• Next Version of Android Might Allow Carriers to Hide Signal Strength

    As you can probably guess, there's a more accurate means to determine your strength of your phone's cellular radio than that icon in your status bar. On Android you can find numerical values, measured in dBM and asu as in the grabbed screen above, by navigating through your phone as follows:

    Settings > About phone > Status > SIM status

    While you could make the argument that Google is already doing a pretty good job of hiding this information from the user, a curious new commit to Android P discovered by XDA would suggest that it could be removed altogether. The reason for doing so can be found in a comment on the commit:

    Hide signal strength when told by carrier
    Ok Google, you suck.

    The good news is that the relevant APIs are unaffected—meaning that third-party Android apps like LTE Discovery and Signal Strength can still retrieve this data for the user.

    At best, carriers might simply wish for their Android offerings to be less geeky and intimidating for new users; at worse they don't want any attention drawn to their sub-par networks. For me, it's yet another reason to steer well clear of carrier-branded hardware.

    Source: XDA via Android Police

    This article was originally published in forum thread: Next Version of Android Might Allow Carriers to Hide Signal Strength started by acurrie View original post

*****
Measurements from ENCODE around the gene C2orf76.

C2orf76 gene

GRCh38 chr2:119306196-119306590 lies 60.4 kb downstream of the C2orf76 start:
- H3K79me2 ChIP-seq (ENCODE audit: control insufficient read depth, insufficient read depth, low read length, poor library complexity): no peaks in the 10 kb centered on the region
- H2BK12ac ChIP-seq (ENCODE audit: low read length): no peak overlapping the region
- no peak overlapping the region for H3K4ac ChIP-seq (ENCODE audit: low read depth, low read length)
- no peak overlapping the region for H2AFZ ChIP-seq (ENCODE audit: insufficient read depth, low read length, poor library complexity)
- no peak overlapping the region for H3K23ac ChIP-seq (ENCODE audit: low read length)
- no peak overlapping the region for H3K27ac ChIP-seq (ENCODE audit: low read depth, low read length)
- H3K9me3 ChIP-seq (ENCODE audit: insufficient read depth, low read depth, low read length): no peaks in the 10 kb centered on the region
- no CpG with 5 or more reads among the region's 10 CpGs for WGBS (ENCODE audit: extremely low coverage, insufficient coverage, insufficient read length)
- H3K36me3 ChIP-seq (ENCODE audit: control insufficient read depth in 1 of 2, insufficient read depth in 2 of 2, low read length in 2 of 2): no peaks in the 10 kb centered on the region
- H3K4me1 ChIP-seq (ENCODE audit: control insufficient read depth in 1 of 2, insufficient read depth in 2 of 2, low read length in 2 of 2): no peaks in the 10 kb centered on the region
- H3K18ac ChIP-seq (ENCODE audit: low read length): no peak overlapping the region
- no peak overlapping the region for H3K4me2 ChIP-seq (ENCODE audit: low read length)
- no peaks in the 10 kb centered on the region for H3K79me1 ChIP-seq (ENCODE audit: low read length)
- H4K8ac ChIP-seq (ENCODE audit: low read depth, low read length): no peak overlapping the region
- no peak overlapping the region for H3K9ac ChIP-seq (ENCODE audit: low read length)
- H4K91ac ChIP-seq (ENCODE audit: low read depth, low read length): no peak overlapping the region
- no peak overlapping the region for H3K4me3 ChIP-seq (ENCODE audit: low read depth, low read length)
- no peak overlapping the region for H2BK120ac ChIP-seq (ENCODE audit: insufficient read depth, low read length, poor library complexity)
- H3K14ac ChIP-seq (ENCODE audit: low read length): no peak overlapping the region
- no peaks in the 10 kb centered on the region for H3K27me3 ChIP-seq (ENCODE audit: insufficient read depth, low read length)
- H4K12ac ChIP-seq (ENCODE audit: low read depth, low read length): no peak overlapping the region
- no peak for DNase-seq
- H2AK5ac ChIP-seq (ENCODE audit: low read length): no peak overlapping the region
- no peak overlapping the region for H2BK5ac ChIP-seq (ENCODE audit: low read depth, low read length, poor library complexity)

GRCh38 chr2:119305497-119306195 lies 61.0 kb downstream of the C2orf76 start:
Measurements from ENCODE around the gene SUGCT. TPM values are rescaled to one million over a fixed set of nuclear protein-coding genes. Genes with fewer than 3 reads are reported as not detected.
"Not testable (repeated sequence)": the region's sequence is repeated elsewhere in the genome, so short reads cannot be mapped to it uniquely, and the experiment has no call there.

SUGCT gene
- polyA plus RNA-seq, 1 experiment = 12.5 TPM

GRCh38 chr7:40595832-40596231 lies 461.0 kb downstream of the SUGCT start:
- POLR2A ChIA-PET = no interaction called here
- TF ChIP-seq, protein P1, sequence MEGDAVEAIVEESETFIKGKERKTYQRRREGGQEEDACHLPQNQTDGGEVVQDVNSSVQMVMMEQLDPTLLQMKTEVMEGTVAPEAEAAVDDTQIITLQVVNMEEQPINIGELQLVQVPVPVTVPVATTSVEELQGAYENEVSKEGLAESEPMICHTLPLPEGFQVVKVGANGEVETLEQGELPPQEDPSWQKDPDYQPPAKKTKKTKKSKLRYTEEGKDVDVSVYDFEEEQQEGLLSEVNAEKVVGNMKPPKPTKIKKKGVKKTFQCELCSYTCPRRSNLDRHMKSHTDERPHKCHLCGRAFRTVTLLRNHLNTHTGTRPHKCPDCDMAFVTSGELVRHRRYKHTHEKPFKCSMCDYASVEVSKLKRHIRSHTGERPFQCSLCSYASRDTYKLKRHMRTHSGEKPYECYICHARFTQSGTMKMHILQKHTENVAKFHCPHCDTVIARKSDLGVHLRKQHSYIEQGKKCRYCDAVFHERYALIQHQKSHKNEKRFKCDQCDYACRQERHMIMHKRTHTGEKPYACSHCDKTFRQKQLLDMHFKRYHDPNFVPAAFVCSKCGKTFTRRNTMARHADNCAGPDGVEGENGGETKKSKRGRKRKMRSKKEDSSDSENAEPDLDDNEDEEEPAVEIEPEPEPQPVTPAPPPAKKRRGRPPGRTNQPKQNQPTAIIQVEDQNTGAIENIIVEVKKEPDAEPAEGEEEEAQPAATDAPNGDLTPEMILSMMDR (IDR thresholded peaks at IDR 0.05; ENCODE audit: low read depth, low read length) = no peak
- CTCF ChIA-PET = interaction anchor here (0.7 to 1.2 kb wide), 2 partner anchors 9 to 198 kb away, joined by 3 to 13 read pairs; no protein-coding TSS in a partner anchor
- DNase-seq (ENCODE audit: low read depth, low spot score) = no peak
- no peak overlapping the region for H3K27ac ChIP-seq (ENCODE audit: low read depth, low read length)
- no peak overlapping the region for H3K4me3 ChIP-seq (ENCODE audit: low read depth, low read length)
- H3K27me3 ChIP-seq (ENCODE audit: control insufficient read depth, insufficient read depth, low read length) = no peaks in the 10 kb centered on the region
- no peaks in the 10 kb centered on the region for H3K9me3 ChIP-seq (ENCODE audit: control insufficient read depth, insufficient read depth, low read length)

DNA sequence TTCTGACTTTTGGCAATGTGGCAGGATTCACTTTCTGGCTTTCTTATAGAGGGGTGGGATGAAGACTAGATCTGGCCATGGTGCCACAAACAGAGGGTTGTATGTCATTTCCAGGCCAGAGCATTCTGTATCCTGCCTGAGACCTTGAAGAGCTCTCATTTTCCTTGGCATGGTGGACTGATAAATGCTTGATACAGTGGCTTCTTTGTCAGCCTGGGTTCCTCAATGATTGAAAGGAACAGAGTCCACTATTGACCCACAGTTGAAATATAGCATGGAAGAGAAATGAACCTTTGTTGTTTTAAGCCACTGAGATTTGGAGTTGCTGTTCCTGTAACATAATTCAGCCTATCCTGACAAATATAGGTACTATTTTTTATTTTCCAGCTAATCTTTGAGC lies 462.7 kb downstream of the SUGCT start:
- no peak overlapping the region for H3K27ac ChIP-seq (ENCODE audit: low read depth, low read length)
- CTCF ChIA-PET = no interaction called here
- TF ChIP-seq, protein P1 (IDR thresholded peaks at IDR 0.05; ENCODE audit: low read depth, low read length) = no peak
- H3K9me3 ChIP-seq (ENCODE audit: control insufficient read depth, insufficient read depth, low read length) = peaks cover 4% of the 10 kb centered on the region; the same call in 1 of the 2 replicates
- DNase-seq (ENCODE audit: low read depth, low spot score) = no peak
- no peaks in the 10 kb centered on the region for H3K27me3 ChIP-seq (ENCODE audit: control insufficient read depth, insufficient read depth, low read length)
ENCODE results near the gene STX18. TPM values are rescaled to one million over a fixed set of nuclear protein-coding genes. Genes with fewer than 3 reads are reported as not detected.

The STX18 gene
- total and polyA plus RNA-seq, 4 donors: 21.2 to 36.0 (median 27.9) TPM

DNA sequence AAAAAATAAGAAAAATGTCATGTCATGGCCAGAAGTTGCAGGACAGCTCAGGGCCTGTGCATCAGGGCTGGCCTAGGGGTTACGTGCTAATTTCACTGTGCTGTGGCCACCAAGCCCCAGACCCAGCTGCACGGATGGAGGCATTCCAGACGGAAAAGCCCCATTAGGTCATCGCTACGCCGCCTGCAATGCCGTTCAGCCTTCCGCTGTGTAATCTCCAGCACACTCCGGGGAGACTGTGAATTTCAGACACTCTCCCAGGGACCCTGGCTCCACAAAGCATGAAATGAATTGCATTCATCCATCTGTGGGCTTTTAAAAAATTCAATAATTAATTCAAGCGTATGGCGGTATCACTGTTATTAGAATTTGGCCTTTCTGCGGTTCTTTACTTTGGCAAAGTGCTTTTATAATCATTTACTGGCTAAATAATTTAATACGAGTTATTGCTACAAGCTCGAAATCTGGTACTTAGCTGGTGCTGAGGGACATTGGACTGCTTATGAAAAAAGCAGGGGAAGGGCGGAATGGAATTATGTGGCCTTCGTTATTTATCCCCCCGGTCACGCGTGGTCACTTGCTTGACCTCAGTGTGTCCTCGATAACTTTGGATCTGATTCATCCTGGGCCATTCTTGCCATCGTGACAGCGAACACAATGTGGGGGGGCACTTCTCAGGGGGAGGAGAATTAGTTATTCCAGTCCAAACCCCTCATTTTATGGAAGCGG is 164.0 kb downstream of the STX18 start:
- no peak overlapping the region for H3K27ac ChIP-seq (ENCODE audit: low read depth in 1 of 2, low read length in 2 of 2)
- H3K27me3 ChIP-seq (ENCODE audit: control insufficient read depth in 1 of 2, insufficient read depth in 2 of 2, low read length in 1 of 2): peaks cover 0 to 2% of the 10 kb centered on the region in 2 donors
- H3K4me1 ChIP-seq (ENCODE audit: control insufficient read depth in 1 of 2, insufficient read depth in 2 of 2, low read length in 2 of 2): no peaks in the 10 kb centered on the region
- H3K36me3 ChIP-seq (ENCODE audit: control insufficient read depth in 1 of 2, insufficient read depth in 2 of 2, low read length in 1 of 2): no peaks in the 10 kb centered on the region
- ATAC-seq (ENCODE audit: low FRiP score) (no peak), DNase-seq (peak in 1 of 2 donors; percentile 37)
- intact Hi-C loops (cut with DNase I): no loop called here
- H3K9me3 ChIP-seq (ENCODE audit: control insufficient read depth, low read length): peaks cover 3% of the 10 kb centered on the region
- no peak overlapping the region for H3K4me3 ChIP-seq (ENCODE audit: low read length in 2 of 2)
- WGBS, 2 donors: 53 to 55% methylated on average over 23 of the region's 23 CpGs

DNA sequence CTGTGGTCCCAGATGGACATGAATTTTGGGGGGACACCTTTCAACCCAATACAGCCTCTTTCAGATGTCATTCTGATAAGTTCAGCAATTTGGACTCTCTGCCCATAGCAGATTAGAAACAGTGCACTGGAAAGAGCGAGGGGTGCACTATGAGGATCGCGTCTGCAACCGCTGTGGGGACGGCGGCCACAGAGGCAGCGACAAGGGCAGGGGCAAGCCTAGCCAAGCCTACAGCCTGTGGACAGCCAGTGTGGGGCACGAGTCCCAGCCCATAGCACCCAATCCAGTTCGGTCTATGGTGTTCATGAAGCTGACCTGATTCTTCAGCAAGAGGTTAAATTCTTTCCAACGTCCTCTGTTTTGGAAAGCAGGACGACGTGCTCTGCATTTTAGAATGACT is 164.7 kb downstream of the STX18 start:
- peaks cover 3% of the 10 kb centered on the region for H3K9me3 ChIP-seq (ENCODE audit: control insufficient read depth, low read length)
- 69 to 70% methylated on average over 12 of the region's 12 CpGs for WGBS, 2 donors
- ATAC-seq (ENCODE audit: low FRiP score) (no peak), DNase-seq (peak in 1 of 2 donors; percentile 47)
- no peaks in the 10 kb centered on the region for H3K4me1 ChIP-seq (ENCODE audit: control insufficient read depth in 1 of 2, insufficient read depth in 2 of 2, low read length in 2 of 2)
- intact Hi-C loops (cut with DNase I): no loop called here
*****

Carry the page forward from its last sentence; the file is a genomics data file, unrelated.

Comments 2 Comments
    1. mikethaler's Avatar
      mikethaler -
      What's the big deal? You can always use an app like LTE Disc. The "bar" readings you get just give you a rough idea anyway.
      We need carrier branded hardware to make sure the phones have all the possible freq. used by your carrier and other features. Eg. TM gives users the ability to make calls over wifi. Good for when no cell signal or freee calls from overseas back to U.S.
    1. OmegaWolf747's Avatar
      OmegaWolf747 -
      A very stupid idea. Why do carriers always want to dumb down and hide everything from us? It's just as bad as when MS removed the defrag animation in Win XP.

      Is having the Net in our pockets a good thing?